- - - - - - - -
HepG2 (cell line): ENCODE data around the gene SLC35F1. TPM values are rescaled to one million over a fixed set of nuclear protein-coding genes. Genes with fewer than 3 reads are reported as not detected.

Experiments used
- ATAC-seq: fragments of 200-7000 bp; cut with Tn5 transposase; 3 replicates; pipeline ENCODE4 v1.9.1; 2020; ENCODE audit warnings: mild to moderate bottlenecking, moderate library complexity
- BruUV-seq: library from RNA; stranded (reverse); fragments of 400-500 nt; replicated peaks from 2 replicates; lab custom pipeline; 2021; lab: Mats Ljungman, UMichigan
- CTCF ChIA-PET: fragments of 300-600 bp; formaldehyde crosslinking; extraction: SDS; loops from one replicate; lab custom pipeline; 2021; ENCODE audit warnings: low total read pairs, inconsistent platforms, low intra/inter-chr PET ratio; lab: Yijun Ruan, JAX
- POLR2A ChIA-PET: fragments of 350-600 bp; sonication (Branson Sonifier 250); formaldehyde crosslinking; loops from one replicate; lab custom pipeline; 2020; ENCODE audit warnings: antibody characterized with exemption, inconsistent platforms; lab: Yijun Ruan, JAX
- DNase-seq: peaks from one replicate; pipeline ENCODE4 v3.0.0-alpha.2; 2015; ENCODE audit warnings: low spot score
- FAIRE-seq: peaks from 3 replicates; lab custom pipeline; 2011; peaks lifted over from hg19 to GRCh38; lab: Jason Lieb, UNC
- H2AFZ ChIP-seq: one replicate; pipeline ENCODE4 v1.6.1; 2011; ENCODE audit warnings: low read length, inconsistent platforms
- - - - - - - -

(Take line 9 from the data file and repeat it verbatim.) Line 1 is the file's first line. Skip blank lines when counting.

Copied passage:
- H2AFZ ChIP-seq: one replicate; pipeline ENCODE4 v1.6.1; 2011; ENCODE audit warnings: low read length, inconsistent platforms